Difficulties posed in managing developmental dysplasia of the hip diagnosed late include a high-placed femoral head, contracted soft tissues and a dysplastic acetabulum. A combination of open reduction with femoral shortening of untreated congenital dislocations is a well-established practice. Femoral shortening prevents excessive pressure on the located femoral head which can cause avascular necrosis. Instability due to a coexisting dysplastic shallow acetabulum is common, and so a pelvic osteotomy is performed to achieve a stable and concentric hip reduction. We retrospectively reviewed 15 patients (18 hips) presenting with developmental dysplasia of the hip aged four years and above who were treated by a one-stage combined procedure performed by the senior author. The mean age at operation was five years and nine months (4 years to 11 years). The mean follow-up was six years ten months (2 years and 8 months to 8 years and 8 months). All patients were followed up clinically and radiologically in accordance with McKay’s criteria and the modified Severin classification. According to the McKay criteria, 12 hips were rated excellent and six were good. All but one had a full range of movement. Eight had a limb-length discrepancy of about 1 cm. All were Trendelenburg negative. The modified Severin classification demonstrated four hips of grade IA, six of grade IB, and eight of grade II. One patient had avascular necrosis and one an early subluxation requiring revision.
One-stage correction of congenital dislocation of the hip in an older child is a safe and effective treatment with good results in the short to medium term.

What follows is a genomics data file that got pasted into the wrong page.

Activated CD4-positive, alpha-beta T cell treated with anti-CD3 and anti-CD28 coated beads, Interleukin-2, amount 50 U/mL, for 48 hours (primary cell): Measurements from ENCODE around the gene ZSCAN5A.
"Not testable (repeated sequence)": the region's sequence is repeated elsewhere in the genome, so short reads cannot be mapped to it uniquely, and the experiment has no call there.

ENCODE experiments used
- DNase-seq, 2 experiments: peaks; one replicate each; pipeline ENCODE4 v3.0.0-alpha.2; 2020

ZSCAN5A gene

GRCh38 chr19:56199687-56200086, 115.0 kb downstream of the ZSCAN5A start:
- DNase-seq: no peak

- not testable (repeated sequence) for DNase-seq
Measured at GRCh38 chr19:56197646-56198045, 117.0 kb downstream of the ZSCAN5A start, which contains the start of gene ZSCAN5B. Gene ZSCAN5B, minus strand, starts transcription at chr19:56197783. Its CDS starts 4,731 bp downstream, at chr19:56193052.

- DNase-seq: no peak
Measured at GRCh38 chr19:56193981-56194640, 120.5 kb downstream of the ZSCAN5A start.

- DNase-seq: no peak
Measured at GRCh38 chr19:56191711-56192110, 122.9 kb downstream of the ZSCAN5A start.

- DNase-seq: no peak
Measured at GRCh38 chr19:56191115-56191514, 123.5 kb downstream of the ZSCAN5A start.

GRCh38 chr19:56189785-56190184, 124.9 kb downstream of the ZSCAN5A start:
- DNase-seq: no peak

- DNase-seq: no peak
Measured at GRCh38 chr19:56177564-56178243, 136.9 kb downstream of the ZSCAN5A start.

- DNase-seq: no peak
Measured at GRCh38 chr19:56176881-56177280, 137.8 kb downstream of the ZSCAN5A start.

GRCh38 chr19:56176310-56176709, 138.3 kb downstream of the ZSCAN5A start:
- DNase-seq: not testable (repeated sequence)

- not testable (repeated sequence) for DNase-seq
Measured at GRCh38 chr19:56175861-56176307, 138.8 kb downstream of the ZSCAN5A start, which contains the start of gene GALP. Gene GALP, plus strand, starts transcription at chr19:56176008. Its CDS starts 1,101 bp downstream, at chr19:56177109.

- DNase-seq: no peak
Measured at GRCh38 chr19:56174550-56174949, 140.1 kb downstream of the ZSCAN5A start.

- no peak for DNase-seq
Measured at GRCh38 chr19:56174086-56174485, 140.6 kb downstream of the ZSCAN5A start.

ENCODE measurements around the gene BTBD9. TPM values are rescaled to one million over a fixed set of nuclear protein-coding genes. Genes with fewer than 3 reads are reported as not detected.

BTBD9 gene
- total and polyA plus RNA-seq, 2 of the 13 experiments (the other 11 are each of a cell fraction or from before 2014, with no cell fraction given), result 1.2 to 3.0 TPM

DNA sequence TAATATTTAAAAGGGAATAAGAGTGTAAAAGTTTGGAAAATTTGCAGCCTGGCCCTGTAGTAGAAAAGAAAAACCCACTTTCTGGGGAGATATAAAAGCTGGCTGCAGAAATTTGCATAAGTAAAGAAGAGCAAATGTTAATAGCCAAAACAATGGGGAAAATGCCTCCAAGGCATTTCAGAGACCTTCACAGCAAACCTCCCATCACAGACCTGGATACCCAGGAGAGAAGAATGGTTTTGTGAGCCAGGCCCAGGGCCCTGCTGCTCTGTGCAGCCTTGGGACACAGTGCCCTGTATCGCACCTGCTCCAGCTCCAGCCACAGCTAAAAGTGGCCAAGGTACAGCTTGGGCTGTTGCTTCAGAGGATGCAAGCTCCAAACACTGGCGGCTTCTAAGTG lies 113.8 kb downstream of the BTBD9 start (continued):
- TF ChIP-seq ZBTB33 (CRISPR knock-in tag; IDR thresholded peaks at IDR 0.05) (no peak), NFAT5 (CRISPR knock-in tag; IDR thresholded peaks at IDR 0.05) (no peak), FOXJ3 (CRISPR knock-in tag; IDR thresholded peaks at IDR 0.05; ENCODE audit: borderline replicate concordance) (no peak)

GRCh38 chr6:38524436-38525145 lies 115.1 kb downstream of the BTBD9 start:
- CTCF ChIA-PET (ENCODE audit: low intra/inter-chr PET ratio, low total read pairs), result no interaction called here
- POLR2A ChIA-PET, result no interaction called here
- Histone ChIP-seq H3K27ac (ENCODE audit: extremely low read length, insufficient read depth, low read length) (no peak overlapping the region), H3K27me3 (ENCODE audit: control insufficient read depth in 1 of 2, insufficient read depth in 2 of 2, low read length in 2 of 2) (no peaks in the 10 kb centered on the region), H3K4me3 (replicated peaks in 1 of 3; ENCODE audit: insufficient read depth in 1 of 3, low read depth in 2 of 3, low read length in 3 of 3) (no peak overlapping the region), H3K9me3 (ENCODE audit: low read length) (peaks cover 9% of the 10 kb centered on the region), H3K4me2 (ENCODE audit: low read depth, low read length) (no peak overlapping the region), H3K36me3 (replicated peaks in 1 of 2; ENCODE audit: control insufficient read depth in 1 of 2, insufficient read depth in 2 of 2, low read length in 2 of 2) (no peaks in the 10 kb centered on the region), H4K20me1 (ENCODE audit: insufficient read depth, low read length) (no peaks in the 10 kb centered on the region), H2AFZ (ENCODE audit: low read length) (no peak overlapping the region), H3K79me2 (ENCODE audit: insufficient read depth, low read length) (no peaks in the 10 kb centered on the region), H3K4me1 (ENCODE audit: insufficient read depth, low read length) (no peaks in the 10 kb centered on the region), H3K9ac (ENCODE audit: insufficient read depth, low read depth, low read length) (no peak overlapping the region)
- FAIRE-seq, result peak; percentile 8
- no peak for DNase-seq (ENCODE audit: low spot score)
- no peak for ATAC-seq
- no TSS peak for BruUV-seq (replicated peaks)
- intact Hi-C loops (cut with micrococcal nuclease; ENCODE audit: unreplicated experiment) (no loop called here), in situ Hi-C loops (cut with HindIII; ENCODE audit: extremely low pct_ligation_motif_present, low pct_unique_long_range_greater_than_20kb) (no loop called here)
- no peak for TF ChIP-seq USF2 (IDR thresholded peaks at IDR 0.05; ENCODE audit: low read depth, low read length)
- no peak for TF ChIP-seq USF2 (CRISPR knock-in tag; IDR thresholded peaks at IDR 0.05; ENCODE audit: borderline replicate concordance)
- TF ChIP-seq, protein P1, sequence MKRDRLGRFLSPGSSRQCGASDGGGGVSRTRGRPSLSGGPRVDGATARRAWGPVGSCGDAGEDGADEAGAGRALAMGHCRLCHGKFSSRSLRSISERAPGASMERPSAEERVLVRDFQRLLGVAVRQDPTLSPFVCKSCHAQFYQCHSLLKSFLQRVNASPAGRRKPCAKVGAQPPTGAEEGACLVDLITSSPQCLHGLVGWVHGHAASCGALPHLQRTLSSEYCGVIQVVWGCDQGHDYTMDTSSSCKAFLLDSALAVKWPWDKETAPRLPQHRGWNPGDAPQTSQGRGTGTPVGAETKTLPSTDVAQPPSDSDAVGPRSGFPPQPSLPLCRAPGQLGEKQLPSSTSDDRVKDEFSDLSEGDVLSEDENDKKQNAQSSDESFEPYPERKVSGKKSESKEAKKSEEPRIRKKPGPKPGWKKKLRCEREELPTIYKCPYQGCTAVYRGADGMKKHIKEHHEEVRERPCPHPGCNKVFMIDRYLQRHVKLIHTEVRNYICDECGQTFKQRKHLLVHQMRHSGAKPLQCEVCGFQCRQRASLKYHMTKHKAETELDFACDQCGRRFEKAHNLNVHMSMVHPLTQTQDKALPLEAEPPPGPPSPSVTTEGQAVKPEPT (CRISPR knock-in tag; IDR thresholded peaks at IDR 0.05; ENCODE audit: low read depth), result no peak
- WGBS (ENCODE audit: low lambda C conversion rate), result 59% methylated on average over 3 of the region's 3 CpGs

In countries outside German-speaking Europe, where ultrasound is a statutory requirement in the newborn, the prompt detection and treatment of developmental dysplasia of the hip (DDH) remains an unsolved problem.1 Clinical examination has been shown to be insufficiently reliable, and many children continue to present at a later age with dislocation,2 often noticed when they start to walk.1 The principal problems in the management of dislocations that are diagnosed late are a high femoral head, contracted soft tissues and a dysplastic acetabulum.3 A combination of open reduction with femoral shortening is now a well-established practice in previously untreated congenital dislocations and avoids the need for prolonged pre-operative traction.1,4,5 Femoral shortening helps prevent excessive pressure on the femoral head when it is relocated in the acetabulum, which may predispose to avascular necrosis.1,4,5 The relocated hip is often very unstable owing to a dysplastic shallow acetabulum, and a pelvic operation is required to achieve stable and concentric reduction of the hip.5,6 The theoretical advantages of a one-stage operation for DDH include a short hospital stay with no need for long or repeated immobilisation, and decreased joint stiffness.7 The challenge for the surgeon lies in achieving and maintaining a stable concentric relocation to give painless function and a durable hip in the older child and adult.1 This paper describes the results of a single-stage combined procedure for DDH presenting late in children aged four years and over at the time of surgery.